Category: Cisco

How I nearly failed (part of) the CCNA again

A Little Bit of History

CCNA for me has been a long journey. I first saw the cert 8 or 9 years ago, and I’ve always fancied giving it a go, but never had the opportunity until my current role. I’ve managed to fail the combined CCNA exam twice so far, at my employers expense, and took a break to get some of the Microsoft Windows Server 2012 certs under my belt to keep us in line with Partnership levels. Now I’m back to the CCNA in earnest. Continue reading “How I nearly failed (part of) the CCNA again”

So today I failed to achive a CCNA

What a depressing title for a blog. Why? That’s a good question. Why did I fail it? Why am I blogging about it? Showing the world what I can’t do? Even more to the point, why am I invading PlanetVM to blog about it? Well let’s start with the first question, and see if it takes us to an answer to them all.

Why did I fail it? Because I didn’t know the stuff. It’s that brutally simple.

I don’t think I’m that stupid. I’ve been “in the game” for a good 10 years. I’ve been responsible for networks for SMEs from 30 users and a single site, up to 400 users over 25 sites. I’ve done dial-up in the US, and HSRP in the core. I’ve done all that whilst having to troubleshoot Linux, and Windows and AWS instances, and …. It goes on. It’s not special. Thousands of people like me do this every day.

But I should have had a CCNA years ago. I wanted a CCNA years ago, and never got around to it. Recently I got the chance, and I jumped at it. I jumped too quickly. I picked the date. I perused some websites, and kidded myself I know what I was doing. Did you hear the thud this morning as I hit the ground?

Remember that guy in high school, who finished the exam in half the allotted time, and spent the rest doodling and writing out guitar tab? Then got an A? That was me. Not today it wasn’t. 5 questions left with 00:00:00 on the clock. You can’t argue with a computers time keeping, but jeepers, did someone turn the clocks back early? I’ve read plenty of times about Cisco exams and time management. Nothing brings that home like checking how long you have to do this question, and seeing 10 bright red seconds turn to 9…..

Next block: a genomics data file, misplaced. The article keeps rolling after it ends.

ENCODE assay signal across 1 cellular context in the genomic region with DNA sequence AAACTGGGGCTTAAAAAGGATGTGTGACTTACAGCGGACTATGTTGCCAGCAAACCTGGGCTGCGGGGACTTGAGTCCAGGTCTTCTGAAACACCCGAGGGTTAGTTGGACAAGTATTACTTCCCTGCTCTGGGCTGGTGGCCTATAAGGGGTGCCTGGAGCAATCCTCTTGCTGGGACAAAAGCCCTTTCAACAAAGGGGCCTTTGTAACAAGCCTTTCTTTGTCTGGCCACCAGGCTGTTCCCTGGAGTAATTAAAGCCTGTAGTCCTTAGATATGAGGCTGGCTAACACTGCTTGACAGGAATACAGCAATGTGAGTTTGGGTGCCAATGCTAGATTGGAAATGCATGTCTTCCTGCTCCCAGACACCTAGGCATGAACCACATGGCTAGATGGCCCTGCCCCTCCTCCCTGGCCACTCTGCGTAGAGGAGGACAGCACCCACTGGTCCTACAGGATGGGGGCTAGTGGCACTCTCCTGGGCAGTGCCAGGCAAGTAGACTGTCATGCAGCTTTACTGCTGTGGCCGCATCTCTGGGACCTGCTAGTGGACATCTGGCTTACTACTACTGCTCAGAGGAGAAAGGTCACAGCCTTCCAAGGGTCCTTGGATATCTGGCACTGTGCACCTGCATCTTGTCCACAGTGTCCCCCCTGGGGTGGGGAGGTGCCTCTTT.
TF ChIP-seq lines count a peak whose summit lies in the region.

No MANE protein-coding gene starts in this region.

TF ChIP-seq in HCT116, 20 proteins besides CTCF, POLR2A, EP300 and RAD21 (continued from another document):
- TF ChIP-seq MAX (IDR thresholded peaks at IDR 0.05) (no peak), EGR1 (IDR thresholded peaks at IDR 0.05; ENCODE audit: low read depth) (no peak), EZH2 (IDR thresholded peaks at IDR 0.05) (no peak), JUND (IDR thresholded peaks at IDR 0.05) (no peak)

What about the questions, surely I could answer them? Right? Well, almost it seems. The blueprint doesn’t give any idea of the depth these questions go into. You really need to know this stuff backwards. That is the biggest, most important lesson I’ve learnt today. I thought I knew this stuff. I’ve barely scratched the surface.

So now we are back to why I’m blogging about it. Einstein famously said that if you can’t teach something to a 5 year old, you don’t really know it. I do have a 5 year old test subject. But he’d get pretty bored of sub-netting, pretty damned quick (don’t we all?). So I’m going for the next best thing. I intend to take the blueprint. I intend to take the topics one at a time and blog about them. If I can’t make a sensible post about the point. I don’t know it well enough. I intend to do the posts “blind”, off line, closed book. Then check them afterwords and see where I went wrong.

I’ve known Tom now for a good few years, and he’s very kindly offered to host these posts, mostly for his own nefarious reasons. I am happy to oblige by rounding out planet VM with some networking snippets of which this series is only the first!

Finally I’m going to ask you. My imaginary friends who I hope read this, and Tom’s loyal followers to do me a favour. Pick the posts apart. Show me the nuance I’m missing, tell me when I’m outright wrong and haven’t even noticed it, and hey, maybe we’ll all learn something.

The path to Data Centre Zen – Part 1

2 years ago Cisco announced it’s future Data Centre vision “Data Center 3.0”.  Since then we have seen a plethora of products emerge in the marketplace aimed towards the enablement of this vision; the most recent of which is the Cisco Unified Computing System or UCS.  The UCS in perhaps the most powerful and feature rich system released to date, but it is merely part of the bigger picture.

Data Center 3,0 is about far more than just Virtualisation.  It’s goal is to enable IT to become a service, not a cost-centre by making it agile, fast to deploy and easy to manage.  This will enhance end-user experience and enable the network as a platform for collaboration.  There is also a large saving to be made in the running costs of the “Data Center 3.0” model which will please both tree-huggers and bean-counters.

Cisco’s vision is great.  I do not disagree with the principles in the slightest.  The only issue I have is the premium that is paid by the customer and the vendor lock-in.

So my vision for the future is Data Centre Zen.  It is a vendor-neutral architecture with the same underlying principles.
The path to achieving Data Centre Zen is simple:

  • Consolidation
    Consolidation uses a Unified Fabric, which has been enabled through the development of FCoE and loss-less Ethernet (DCE), and CNA’s or Converged Network Adapters that have been developed to consolidate HBAs and NICs.
  • Virtualisation
    Well established solutions are already in place for Server and Desktop Virtualisation but Network Virtualisation is a key part of the overall picture.
  • Integration
    The network must become integrated with VM’s and Applications to be able to dynamically respond to their needs
  • Service Orchestration
    The final step to achieving Zen is enabled though automated provisioning, intelligent network management and integrated security.

Over the coming weeks I will be elaborating on each phase of the model and associated technologies with a view to helping all take one step closer to Data Centre Zen.